Protect your data, account, and identity
There are many inherent risks in online computing, but with the appropriate security steps in place a user can greatly reduce their risk of infection, loss of data, and identity theft.
Phishing scams are emails or other messages that appear to come from a known sender, but are actually sent by hackers or other dangerous entities. Phishing emails often ask a user to click on a fraudulent link, or enter personal information such as a password.
Be skeptical when a message asks you to click on a link, especially when you do not know the person. Be even more aware when a person or link asks you for your password or any other personal or sensitive information. If you are ever uncertain about an email, please forward it to firstname.lastname@example.org for the Information Security Team to review. The Service Desk can also help determine if a request is valid.
According to CSO Online, 93% of phishing scams are now ransomware. Ransomware encrypts the files on a user’s computer so no one can access them without paying a fee. Once a computer is infected with ransomware, a message is displayed about how you can access files by paying a ransom. Beware, there is no guarantee that paying a ransom will allow you to regain access to your files.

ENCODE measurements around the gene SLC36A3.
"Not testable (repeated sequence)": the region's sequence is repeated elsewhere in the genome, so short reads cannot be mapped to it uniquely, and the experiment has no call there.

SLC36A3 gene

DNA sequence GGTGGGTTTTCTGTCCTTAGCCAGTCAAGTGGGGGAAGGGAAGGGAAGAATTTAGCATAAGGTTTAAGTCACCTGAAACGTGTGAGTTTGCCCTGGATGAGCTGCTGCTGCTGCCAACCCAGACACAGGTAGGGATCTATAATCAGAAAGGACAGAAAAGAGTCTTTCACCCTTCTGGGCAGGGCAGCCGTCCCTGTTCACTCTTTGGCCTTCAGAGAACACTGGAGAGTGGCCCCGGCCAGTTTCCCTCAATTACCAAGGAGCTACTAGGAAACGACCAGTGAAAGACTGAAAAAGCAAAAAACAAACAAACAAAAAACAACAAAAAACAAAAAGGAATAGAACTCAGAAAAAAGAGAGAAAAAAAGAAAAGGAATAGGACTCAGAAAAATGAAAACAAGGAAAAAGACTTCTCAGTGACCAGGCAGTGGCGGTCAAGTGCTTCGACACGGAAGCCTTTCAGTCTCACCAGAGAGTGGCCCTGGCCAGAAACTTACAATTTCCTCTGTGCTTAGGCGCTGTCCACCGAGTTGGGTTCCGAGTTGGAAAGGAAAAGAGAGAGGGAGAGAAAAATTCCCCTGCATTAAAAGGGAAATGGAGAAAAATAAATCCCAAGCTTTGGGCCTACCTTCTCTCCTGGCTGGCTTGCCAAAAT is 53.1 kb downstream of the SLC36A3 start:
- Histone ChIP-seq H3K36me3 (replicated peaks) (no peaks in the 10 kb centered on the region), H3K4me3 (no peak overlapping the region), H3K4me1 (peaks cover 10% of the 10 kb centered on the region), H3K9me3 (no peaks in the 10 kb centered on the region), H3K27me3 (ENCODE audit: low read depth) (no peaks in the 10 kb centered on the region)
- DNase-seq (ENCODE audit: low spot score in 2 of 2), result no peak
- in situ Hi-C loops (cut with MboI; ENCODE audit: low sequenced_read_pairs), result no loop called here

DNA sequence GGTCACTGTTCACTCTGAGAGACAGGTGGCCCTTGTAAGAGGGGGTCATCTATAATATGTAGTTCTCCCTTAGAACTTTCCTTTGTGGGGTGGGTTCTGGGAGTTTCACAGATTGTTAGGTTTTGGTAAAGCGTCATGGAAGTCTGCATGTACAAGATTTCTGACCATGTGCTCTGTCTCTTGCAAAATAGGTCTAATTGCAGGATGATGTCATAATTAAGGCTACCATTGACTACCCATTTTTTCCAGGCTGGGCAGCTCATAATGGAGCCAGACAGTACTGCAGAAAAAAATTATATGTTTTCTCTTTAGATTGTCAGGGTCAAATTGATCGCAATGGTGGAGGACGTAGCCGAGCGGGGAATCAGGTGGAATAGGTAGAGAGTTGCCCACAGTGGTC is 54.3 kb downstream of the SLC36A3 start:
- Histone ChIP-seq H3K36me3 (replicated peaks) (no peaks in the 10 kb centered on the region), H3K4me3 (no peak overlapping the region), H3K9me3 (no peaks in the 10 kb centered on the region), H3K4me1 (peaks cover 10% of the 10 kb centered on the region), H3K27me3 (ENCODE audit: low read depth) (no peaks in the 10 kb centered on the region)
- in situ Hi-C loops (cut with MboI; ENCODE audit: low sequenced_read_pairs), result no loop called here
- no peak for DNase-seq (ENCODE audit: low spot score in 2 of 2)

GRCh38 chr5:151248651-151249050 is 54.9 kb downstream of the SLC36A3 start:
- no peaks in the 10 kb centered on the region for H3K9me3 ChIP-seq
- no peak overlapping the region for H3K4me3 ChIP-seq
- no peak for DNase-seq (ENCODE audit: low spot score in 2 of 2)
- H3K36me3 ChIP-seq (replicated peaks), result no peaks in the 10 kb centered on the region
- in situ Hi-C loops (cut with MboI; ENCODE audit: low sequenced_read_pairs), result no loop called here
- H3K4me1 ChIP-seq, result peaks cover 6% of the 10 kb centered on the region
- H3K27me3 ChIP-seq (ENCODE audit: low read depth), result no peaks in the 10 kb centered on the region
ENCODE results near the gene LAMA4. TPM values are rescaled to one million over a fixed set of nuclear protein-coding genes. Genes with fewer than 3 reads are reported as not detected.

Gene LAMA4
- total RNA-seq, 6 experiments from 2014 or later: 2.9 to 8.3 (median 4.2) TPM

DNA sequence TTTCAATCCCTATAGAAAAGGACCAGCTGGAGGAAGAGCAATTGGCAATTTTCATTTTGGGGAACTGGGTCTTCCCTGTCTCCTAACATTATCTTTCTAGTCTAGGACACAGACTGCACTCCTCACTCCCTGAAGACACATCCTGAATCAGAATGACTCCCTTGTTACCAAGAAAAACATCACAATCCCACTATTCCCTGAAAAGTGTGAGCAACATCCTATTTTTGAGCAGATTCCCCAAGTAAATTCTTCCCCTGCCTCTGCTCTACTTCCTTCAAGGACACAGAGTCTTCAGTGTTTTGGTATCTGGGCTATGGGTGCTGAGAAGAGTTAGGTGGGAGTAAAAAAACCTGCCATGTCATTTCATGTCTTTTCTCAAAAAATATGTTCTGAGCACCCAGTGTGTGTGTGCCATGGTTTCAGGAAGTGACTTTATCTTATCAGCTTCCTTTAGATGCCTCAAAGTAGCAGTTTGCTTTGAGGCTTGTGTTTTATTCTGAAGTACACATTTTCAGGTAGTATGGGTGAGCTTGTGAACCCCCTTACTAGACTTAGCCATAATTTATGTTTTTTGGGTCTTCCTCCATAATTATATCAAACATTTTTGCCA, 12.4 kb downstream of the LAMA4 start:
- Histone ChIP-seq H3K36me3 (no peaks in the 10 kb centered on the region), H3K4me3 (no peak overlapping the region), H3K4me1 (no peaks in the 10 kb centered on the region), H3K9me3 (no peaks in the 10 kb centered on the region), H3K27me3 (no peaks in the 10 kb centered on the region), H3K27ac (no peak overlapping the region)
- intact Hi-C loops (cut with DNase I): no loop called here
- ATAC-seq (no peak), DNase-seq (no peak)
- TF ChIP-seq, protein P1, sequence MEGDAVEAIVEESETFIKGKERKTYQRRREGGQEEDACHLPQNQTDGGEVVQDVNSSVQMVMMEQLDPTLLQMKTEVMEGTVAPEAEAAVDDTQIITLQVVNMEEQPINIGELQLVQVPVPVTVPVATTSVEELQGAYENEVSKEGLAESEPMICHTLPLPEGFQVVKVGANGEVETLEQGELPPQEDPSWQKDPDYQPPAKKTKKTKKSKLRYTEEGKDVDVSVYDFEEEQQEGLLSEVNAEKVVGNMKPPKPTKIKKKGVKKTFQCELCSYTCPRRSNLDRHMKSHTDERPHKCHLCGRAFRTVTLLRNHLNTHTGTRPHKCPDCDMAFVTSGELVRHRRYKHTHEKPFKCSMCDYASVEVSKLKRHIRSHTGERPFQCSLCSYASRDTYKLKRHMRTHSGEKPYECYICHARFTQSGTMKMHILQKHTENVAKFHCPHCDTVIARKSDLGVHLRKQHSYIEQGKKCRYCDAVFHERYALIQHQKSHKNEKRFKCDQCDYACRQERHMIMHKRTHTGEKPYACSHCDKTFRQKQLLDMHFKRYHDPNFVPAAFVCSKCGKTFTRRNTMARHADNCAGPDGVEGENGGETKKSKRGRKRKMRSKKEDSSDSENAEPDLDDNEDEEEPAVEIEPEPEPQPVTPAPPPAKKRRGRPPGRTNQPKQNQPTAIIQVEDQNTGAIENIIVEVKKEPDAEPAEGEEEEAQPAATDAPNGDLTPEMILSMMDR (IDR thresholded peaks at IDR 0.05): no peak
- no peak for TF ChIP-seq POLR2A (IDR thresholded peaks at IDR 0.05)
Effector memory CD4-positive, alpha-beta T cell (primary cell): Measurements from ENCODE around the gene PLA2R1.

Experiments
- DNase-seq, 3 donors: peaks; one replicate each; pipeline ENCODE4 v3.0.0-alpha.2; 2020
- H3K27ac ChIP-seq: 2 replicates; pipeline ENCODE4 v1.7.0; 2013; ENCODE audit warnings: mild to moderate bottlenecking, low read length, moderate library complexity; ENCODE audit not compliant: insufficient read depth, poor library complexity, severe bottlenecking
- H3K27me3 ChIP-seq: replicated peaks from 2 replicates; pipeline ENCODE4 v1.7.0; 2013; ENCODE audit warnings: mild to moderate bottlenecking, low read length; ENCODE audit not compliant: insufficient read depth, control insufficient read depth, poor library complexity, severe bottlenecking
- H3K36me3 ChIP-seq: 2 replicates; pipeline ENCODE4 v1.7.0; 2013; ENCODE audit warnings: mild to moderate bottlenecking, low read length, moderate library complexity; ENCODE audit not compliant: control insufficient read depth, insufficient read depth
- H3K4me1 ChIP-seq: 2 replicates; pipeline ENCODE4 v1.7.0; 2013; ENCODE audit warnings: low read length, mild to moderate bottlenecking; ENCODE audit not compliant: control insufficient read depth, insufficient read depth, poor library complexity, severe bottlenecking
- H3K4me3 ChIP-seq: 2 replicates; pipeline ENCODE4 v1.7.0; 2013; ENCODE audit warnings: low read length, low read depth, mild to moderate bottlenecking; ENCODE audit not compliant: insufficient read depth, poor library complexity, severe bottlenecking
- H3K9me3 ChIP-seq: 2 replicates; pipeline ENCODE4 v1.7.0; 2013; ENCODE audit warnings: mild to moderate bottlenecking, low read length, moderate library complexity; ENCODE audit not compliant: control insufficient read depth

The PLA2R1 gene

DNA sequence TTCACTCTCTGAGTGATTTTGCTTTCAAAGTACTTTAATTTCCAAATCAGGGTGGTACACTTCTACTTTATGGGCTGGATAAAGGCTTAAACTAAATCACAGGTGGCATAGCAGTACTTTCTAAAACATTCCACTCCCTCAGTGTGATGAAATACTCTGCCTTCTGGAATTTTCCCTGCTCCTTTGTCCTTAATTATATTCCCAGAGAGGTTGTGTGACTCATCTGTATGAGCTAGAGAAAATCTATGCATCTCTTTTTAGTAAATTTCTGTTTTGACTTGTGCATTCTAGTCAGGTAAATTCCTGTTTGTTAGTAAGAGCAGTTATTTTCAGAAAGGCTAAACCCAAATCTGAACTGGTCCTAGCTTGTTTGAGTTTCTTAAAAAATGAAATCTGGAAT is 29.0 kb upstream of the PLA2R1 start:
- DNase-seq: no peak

Ensure that your computer is up-to-date with the latest security patches to mitigate your risk.
If you suspect you have fallen victim to ransomware or other phishing scams, or are wondering if a message is legitimate, please contact the Service Desk immediately at (336) 758-4357 or email@example.com.
Viruses, and Spyware
Your computer can be infected by clicking on fraudulent links in emails, downloading an infected file, or even using certain apps and games on social media platforms. WFU-issued Windows computers are automatically scanned for viruses, but Mac users and bring-your-own-device Windows users need to install additional protection. Refer to this page for more information on installing antivirus and anti-spyware protection via Software@WFU.
Google 2-Step Verification
Enabling Google 2-Step is the single-most effective measure towards protecting your WFU Google account.
When you enable 2-Step Verification (also known as two-factor authentication), you add an extra layer of security to your account.
You sign in with something you know (your password) and something you have (a code sent to your phone, printed backup codes, or a security key).
Refer to this page for more information and a video guiding you through enabling Google 2-Step Verification.
Ensuring that your data is backed up is critically important. Anything can happen to your computer at any time – hard drives fail, a laptop can be dropped, broken, or stolen, and data can become corrupted – ransomware can even encrypt your computer so you no longer have access to your files.
The only way to stay protected is to make sure your data resides in multiple places. Refer to our helpful page explaining the various ways you can back up your data. Common methods include using Google Drive and a USB drive. WFU faculty and staff now have access to CrashPlan, an automated cloud service that backs up your data to two different locations on-campus.